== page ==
Focus on the interaction between healthcare professionals and people living with diabetes in accessing vital services
Importance of communication between healthcare professionals and people living with diabetes
To improve uptake, they needed to consider how healthcare professionals in primary care communicate with patients on the subject of structured diabetes education. The attitude of the healthcare professional is key. Many of the non-attenders had a lack of information or a poor perceived benefit of the programme whilst many of the attenders have received positive messaging from their healthcare team.
The team also looked at how to improve the lives of young people with type 1 diabetes - with their Youth Empowerment Skills initiative. This demonstrated that this group wanted to learn more about their general health, how to adapt to a life with type 1 diabetes and how to communicate with friends and families about heir condition. They wanted to learn from and listen to other young people with type 1 diabetes, but definitely not in a hospital setting!
The results demonstrated the success of undertaking this course – in the year subsequent to participating in this course, HbA1c levels were decreased, as were hospital admissions for hypoglycaemia or for diabetic ketoacidosis.
Dr Badusev then switched focus to talk about the changing workforce in primary care.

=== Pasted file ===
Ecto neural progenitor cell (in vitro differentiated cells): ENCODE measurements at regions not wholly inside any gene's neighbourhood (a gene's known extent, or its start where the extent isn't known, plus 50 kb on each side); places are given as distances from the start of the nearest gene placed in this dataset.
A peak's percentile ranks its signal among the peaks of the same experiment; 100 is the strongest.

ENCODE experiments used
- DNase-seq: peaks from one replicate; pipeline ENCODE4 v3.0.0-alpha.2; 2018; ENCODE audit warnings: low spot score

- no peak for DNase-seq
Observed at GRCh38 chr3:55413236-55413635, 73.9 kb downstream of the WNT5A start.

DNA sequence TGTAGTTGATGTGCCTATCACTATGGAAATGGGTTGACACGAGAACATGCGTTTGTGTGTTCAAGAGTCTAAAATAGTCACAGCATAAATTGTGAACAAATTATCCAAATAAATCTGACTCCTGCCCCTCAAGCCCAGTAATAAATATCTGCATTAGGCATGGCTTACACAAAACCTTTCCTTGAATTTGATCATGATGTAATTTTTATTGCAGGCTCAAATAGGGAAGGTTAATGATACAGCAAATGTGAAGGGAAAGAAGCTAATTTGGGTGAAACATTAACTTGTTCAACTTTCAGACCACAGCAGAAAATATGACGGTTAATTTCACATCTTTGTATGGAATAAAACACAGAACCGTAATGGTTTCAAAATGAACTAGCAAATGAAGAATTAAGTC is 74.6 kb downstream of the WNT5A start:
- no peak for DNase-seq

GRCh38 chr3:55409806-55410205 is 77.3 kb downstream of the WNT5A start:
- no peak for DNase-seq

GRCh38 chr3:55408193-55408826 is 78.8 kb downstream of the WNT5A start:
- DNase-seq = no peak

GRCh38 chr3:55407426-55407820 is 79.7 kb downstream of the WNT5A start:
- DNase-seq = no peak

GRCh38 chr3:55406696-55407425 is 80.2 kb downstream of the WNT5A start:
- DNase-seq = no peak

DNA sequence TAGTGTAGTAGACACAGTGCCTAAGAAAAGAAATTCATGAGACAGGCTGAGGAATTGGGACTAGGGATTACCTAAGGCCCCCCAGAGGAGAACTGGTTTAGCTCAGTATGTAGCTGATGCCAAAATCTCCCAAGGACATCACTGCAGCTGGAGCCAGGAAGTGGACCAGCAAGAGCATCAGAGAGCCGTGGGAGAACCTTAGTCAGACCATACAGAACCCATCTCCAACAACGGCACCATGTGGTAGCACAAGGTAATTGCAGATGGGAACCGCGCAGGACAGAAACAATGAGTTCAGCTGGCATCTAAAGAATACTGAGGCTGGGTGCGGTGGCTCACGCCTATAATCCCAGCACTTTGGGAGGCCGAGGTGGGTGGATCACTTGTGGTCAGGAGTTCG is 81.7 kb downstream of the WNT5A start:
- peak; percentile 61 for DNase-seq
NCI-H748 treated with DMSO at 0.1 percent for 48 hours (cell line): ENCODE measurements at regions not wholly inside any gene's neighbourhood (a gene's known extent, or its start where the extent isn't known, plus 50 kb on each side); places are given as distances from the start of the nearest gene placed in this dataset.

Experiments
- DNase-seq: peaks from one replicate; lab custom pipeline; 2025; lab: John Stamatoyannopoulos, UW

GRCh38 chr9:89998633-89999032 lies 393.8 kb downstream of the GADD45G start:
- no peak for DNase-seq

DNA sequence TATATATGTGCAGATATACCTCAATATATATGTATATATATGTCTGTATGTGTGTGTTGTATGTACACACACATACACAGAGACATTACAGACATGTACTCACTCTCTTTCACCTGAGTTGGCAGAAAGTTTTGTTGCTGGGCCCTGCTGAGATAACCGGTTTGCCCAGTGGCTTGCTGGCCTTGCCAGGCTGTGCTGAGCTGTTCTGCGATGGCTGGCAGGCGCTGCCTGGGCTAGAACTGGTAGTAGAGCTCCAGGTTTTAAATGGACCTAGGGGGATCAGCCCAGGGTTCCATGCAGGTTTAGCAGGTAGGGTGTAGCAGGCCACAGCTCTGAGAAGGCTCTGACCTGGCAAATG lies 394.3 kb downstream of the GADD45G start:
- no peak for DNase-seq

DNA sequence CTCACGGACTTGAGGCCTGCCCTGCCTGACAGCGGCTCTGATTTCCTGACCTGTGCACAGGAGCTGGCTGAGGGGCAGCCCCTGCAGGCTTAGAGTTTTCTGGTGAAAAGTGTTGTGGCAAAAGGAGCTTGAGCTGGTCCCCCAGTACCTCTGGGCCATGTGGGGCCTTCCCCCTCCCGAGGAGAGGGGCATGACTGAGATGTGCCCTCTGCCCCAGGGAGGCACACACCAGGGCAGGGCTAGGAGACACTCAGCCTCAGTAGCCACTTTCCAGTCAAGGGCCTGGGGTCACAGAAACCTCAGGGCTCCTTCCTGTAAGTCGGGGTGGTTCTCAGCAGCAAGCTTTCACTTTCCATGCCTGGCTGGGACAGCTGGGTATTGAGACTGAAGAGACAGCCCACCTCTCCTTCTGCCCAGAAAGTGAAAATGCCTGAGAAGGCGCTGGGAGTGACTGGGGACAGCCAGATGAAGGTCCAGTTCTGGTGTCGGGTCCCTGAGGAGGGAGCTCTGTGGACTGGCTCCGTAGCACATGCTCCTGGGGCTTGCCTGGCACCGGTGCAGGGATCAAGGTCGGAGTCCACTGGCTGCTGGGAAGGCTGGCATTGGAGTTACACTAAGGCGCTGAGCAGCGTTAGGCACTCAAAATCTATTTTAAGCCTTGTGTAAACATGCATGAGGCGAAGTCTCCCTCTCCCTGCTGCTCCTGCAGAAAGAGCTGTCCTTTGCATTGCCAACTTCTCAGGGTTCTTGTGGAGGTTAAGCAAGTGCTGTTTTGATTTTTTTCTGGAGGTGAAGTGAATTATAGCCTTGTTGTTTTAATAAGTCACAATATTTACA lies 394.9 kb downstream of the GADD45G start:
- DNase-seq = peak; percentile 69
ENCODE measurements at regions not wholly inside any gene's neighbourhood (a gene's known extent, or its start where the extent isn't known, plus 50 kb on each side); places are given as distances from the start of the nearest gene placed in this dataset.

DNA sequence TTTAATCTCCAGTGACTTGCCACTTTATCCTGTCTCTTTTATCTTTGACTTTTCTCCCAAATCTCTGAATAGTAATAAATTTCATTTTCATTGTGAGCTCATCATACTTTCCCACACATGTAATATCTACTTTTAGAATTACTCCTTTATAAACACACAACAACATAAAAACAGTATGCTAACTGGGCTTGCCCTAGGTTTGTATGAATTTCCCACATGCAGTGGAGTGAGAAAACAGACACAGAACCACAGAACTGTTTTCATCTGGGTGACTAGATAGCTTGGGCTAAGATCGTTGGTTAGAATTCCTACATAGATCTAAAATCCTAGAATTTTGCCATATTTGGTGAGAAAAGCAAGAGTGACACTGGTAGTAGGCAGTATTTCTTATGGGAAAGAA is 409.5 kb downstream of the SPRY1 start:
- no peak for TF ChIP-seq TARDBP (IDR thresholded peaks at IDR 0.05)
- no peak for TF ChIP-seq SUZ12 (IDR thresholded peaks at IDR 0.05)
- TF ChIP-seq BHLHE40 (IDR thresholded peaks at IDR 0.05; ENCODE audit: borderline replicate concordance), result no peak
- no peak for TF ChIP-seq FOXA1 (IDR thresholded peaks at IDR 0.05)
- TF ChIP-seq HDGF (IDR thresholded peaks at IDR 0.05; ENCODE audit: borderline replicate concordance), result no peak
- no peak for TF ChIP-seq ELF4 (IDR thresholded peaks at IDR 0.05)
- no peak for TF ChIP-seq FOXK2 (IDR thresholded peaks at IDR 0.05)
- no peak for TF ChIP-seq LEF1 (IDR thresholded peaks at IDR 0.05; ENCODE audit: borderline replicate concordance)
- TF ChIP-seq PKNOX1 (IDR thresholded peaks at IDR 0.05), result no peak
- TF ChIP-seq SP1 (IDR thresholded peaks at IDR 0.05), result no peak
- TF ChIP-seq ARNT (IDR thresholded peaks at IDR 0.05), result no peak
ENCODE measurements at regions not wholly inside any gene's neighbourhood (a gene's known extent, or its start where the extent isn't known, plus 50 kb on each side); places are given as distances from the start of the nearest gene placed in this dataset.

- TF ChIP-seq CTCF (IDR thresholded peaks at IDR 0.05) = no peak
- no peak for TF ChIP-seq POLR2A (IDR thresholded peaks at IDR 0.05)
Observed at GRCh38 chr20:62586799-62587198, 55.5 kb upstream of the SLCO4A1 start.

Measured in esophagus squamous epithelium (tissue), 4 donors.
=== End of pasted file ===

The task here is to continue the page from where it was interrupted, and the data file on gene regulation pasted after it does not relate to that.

According to the National GP Worklife Survey, two out of every five GPs intend to quit in the next five years. And whilst the number of GPs fell by 1.6% over the 12 months to September 2018, other direct care staff working in general practice such as dispensers, pharmacists, phlebotomists, and healthcare assistants rose by 5.5% pointing to a change in the mix of staff working in general practice. The healthcare service in England currently has more than 2,500 less full-time equivalent GPs than it needs.
Dr Badusev ends his wide-ranging talk with a look back in history to Elliott Joslin’s seminal paper in the Journal of the American Medical Association The prevention of diabetes mellitus, published in 1921.
Dr Badusev concluded: “We need to be mindful of maintaining some traditions. Not least because diabetes will always be a personal experience for everyone who has it so perhaps some things like patient centred care, continuity of care, and the high quality doctor-patient relationship are just as important now as they have ever been”.
Diabetes research will change and improve
In this 100th anniversary year since the discovery of insulin, it is a fitting end to the first week of the conference. Yes, things will change, and things will improve. New ways of working will come and go. Electronic records and big data, along with revolutions in genomic medicine and new clinical trials outcomes will allow healthcare teams to deliver treatment more effectively and in a timelier manner but some things will not change, and patient centred care, continuity of care, and the high-quality doctor-patient relationship will remain just that – as important now as they have ever been.